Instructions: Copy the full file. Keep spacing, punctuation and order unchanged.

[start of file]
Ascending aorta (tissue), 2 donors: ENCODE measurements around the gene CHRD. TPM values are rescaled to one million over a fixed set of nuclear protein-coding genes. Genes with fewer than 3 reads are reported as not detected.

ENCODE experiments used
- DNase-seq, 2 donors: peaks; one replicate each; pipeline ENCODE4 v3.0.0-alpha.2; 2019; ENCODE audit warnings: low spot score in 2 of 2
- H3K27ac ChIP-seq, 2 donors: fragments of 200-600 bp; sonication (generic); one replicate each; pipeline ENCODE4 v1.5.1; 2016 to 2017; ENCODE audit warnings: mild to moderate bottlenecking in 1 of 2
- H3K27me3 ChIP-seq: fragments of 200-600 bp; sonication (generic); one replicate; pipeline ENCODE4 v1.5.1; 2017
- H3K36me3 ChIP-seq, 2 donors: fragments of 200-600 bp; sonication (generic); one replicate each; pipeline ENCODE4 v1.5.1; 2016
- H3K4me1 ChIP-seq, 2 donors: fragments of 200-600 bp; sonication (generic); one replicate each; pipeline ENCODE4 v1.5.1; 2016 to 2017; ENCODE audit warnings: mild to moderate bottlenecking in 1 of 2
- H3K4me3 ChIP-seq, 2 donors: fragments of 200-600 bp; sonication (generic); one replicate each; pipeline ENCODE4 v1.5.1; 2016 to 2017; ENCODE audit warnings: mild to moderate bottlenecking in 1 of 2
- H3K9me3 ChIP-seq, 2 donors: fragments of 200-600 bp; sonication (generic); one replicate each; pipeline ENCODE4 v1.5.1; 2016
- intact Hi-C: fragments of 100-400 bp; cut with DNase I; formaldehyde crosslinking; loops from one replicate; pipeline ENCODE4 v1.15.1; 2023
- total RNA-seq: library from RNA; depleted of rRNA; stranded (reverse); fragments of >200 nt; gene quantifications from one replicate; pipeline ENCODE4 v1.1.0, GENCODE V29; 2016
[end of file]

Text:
Ascending aorta (tissue), 2 donors: ENCODE measurements around the gene CHRD. TPM values are rescaled to one million over a fixed set of nuclear protein-coding genes. Genes with fewer than 3 reads are reported as not detected.

ENCODE experiments used
- DNase-seq, 2 donors: peaks; one replicate each; pipeline ENCODE4 v3.0.0-alpha.2; 2019; ENCODE audit warnings: low spot score in 2 of 2
- H3K27ac ChIP-seq, 2 donors: fragments of 200-600 bp; sonication (generic); one replicate each; pipeline ENCODE4 v1.5.1; 2016 to 2017; ENCODE audit warnings: mild to moderate bottlenecking in 1 of 2
- H3K27me3 ChIP-seq: fragments of 200-600 bp; sonication (generic); one replicate; pipeline ENCODE4 v1.5.1; 2017
- H3K36me3 ChIP-seq, 2 donors: fragments of 200-600 bp; sonication (generic); one replicate each; pipeline ENCODE4 v1.5.1; 2016
- H3K4me1 ChIP-seq, 2 donors: fragments of 200-600 bp; sonication (generic); one replicate each; pipeline ENCODE4 v1.5.1; 2016 to 2017; ENCODE audit warnings: mild to moderate bottlenecking in 1 of 2
- H3K4me3 ChIP-seq, 2 donors: fragments of 200-600 bp; sonication (generic); one replicate each; pipeline ENCODE4 v1.5.1; 2016 to 2017; ENCODE audit warnings: mild to moderate bottlenecking in 1 of 2
- H3K9me3 ChIP-seq, 2 donors: fragments of 200-600 bp; sonication (generic); one replicate each; pipeline ENCODE4 v1.5.1; 2016
- intact Hi-C: fragments of 100-400 bp; cut with DNase I; formaldehyde crosslinking; loops from one replicate; pipeline ENCODE4 v1.15.1; 2023
- total RNA-seq: library from RNA; depleted of rRNA; stranded (reverse); fragments of >200 nt; gene quantifications from one replicate; pipeline ENCODE4 v1.1.0, GENCODE V29; 2016